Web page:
In order to analyze the experimental results presented at Fig. 1 we assume two kinds of trap centers: deep traps (from where the charge carriers are excited by 523nm) and shallow traps (which are sensitive to 1064nm). The observed dynamic behavior can be described by the set of nonlinear coupled equations, which has been proposed by A. Adibi for optical fixing in doubly-doped LiNbO3 crystals . It is modified Kukhtarev band transport model  by adding one more electron rate equation (Eq. (2)) for the second trap center:Fig. 2 captions). Following the procedure of linearization (for small modulation depth m of interference fringe), we assume the following forms:Eqs. (6)–(10) into Eqs. (1)–(5), where the equations for the zero – and first order terms are expressed as:Eqs. (1)-(5) by first calculating the temporal evolution of the zero-order terms and substitute them into first order equations. Then using these temporal curves we solve the temporal evolution of ESC (Eq. (16)) at both recording and erasure stages (the refractive index modulation is proportional to the ESC temporal evolution).
Performed theoretical simulations data are presented at Fig. 2(a). As it seen, the oscillation of the temporal response becomes larger in both recording and read-out stages as the intensity of exciting beam increases, which almost fits qualitatively with the observed experimental results. Since there is more than one unknown parameter, we do not attempt to fit the experimental curve quantitatively. The diffraction efficiency values do not follow exactly the experimental one (shown at Fig. 1) since we do not take into account the absorption coefficient during the theoretical simulation.
However, an important remark which comes out from the performed theoretical calculation must be noticed: using a gating light during holographic recording, two complementary space charge gratings result from two different traps, localized at Ru-doped BSO structure. The existence of two different traps is usually considered as a reason for the non-volatile photorefractive grating in doped LiNbO3 crystals as well [3, 19, 21]. Although similar nonlinear coupled equations model explained the results for LiNbO3 and BSO, the observed oscillating behavior in BSO can be assigned to the higher charge carrier mobility and higher thermal generation rate constants, which play significant role for hologram stabilization (material with low thermal generation rate is required for optical fixing) and cannot be neglected during performed theoretical simulation. Furthermore, the lack of bulk photovoltaic effect in sillenite structure, which is relevant for the efficiency of fixed holograms in non-centro symmetric crystals as LiNbO3 is crucial. Numerical results on thermal generation rate β1 influence on grating persistence are shown at Fig. 2(b).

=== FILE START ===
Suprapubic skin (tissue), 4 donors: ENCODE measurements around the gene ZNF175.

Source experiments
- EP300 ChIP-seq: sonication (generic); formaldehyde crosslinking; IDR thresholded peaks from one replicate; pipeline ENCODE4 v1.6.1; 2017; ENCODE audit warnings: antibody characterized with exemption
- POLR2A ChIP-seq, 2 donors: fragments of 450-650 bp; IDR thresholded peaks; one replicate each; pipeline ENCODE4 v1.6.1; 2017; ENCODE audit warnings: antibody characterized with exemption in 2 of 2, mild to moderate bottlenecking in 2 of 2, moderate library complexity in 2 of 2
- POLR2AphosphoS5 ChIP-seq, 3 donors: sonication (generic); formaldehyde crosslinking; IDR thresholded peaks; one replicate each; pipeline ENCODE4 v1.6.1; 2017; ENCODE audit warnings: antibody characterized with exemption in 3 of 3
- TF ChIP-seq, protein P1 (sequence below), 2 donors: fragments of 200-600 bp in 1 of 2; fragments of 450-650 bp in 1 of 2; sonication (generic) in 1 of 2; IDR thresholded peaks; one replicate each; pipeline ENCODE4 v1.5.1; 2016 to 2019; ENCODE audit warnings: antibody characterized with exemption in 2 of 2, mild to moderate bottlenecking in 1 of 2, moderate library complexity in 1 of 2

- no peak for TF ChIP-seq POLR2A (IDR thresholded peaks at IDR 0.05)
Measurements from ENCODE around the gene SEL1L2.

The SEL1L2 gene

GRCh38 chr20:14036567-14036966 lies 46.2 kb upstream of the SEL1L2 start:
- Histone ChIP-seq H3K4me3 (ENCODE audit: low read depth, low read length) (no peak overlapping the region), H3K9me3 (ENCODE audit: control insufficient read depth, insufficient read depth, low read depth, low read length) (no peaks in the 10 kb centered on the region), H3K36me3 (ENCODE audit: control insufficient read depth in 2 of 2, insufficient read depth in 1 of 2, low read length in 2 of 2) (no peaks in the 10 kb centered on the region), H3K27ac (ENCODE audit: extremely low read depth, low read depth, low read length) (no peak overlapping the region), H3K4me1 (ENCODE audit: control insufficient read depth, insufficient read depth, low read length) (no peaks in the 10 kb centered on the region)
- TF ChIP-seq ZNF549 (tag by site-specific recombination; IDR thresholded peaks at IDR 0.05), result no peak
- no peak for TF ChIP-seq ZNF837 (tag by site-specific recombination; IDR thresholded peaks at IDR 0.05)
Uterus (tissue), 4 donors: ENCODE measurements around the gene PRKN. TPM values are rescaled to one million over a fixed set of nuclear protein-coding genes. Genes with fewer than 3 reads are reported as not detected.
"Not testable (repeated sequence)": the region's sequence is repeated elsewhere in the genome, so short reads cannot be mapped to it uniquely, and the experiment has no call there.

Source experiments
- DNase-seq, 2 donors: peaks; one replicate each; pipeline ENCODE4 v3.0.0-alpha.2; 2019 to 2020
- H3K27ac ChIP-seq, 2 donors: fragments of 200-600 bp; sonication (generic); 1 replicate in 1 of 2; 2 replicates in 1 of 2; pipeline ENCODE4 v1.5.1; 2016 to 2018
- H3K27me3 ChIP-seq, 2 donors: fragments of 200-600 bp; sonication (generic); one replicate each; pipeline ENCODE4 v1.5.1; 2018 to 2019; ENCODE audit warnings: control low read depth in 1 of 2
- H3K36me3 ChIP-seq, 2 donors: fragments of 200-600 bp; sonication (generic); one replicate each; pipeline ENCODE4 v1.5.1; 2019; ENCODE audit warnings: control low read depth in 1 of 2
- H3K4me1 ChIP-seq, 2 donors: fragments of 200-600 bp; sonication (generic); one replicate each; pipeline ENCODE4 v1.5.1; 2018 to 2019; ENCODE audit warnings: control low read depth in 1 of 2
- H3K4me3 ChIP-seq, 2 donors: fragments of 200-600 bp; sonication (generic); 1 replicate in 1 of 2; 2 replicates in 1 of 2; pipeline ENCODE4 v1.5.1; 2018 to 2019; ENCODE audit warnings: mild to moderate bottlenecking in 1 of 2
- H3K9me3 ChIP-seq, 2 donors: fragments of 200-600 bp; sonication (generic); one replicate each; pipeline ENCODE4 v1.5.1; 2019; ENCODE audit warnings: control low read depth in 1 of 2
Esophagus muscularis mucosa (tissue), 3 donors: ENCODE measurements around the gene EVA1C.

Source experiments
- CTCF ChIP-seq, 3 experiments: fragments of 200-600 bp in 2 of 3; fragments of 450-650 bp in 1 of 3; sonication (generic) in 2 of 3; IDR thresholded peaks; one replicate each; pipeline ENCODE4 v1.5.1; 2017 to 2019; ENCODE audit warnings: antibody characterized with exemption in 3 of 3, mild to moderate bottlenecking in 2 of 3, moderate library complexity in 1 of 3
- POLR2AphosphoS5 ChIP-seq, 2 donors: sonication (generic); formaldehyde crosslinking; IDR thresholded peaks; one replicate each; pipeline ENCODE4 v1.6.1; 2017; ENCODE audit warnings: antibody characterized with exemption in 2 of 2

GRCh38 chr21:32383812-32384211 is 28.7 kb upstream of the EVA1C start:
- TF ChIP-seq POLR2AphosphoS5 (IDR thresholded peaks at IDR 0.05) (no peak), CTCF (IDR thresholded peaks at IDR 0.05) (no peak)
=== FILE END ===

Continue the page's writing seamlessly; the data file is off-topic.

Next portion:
As it seen, the thermal generation rate of deep trap β1 strongly influents the temporal evolution of the diffracted signal, meanwhile prolonged read-out process is detected as the thermal generation rate decreases. As a result, persistence of photorefractive hologram against the uniform read-out beam becomes saturated when β1 is small enough. It indicates that the key issue for achieving optical fixing in Ru-doped BSO is to growth the crystal with very low thermal generation rate. It is also a sign that holographic properties of BSO:Ru at near infrared can be tailored by introducing multiple trap centers and suitable gating light. However, more careful investigations of the influences of crystal parameters are necessary in order to accomplish the desired response in practical applications.
Figure 3 shows comparison of the reconstructed image evolution, recorded in BSO:Ru (thermally annealed sample) for 5s using: single IR light (a-c) and two-wavelength recording (d-f). Obviously, by two-wavelength recording the image quality can be kept longer time. The last two rows show example of fast updating speed and reversibility of Ru-doped BSO, displaying two images (“NCTU” and “中山), recorded at the same crystal location. First, Fourier hologram of “NCTU” is recorded simultaneously with 1064nm + 532nm. Immediately after the image becomes stable, the “NCTU” mask is replaced with “中山”image which is recorded with single IR light at the same crystal location. As it seen, at the beginning of the reconstruction process both images appear simultaneously (g), followed by quick erasure of “中山” (h) (recorded with single IR), while “NCTU” image (recorded by 1064nm + 532nm) still remains in a good quality (i). Afterward, “NCTU” is completely erased by green light illumination. The “中山” image is recorded again in the same location (j), by two-wavelength simultaneously. The last figure displays the “中山” image time evolution, which show very good quality (k) and it is stable more than 1 min.
In summary, we have demonstrated possibility to extend the holographic grating lifetime in Ru-doped BSO by combining two-wavelength recording. Quasi-permanent storage of image with relatively fast updating speed using low intensity operation at near-infrared and without external electric field is demonstrated. Presented results show perspective future of Ru-doped BSO for further applications in real-time image processing and non-destructive bio-objects testing.
Financial support by NSC, Taiwan under contract NSC 101-2911-I-009 −508 and by Ministry of Education, Taiwan under AUT program is gratefully acknowledged. Samples were grown by the Crystal Growth Laboratory, Institute of Solid State Physics, Sofia, Bulgaria.